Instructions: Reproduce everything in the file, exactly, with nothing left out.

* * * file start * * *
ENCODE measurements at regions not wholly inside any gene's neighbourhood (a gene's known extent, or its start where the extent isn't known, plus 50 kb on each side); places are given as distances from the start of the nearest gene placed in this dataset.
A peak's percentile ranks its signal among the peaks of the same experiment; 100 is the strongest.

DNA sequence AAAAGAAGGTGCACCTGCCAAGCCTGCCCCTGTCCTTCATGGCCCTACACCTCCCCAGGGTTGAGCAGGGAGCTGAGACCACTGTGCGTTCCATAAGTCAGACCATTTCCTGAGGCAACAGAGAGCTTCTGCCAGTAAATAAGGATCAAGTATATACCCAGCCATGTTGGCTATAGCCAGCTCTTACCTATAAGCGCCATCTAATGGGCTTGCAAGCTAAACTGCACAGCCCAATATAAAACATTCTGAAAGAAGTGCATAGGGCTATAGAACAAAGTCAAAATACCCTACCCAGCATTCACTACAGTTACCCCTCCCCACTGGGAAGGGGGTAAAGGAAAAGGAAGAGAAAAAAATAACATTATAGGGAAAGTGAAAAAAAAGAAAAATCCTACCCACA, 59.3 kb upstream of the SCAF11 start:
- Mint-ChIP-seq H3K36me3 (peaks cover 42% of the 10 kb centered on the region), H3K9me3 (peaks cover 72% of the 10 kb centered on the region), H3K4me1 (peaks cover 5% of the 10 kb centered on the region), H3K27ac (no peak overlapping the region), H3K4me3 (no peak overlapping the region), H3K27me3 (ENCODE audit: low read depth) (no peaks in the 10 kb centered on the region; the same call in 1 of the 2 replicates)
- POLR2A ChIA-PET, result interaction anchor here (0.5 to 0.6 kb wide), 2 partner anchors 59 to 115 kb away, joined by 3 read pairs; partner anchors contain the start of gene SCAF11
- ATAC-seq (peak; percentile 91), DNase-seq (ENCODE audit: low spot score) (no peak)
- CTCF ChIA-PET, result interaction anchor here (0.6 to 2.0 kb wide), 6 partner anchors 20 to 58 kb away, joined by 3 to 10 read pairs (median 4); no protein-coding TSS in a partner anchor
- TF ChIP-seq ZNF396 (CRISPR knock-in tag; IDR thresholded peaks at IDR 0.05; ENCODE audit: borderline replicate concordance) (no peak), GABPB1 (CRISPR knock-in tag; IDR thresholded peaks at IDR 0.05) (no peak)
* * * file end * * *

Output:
ENCODE measurements at regions not wholly inside any gene's neighbourhood (a gene's known extent, or its start where the extent isn't known, plus 50 kb on each side); places are given as distances from the start of the nearest gene placed in this dataset.
A peak's percentile ranks its signal among the peaks of the same experiment; 100 is the strongest.

DNA sequence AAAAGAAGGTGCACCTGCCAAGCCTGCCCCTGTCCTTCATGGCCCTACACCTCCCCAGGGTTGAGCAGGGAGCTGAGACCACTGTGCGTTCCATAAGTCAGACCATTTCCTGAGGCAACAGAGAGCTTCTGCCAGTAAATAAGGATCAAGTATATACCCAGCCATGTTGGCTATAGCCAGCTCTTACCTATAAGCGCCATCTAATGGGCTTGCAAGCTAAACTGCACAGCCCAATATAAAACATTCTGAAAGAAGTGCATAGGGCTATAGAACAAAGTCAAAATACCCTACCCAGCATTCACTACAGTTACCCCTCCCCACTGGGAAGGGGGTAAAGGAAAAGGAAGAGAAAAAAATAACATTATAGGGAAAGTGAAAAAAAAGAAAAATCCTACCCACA, 59.3 kb upstream of the SCAF11 start:
- Mint-ChIP-seq H3K36me3 (peaks cover 42% of the 10 kb centered on the region), H3K9me3 (peaks cover 72% of the 10 kb centered on the region), H3K4me1 (peaks cover 5% of the 10 kb centered on the region), H3K27ac (no peak overlapping the region), H3K4me3 (no peak overlapping the region), H3K27me3 (ENCODE audit: low read depth) (no peaks in the 10 kb centered on the region; the same call in 1 of the 2 replicates)
- POLR2A ChIA-PET, result interaction anchor here (0.5 to 0.6 kb wide), 2 partner anchors 59 to 115 kb away, joined by 3 read pairs; partner anchors contain the start of gene SCAF11
- ATAC-seq (peak; percentile 91), DNase-seq (ENCODE audit: low spot score) (no peak)
- CTCF ChIA-PET, result interaction anchor here (0.6 to 2.0 kb wide), 6 partner anchors 20 to 58 kb away, joined by 3 to 10 read pairs (median 4); no protein-coding TSS in a partner anchor
- TF ChIP-seq ZNF396 (CRISPR knock-in tag; IDR thresholded peaks at IDR 0.05; ENCODE audit: borderline replicate concordance) (no peak), GABPB1 (CRISPR knock-in tag; IDR thresholded peaks at IDR 0.05) (no peak)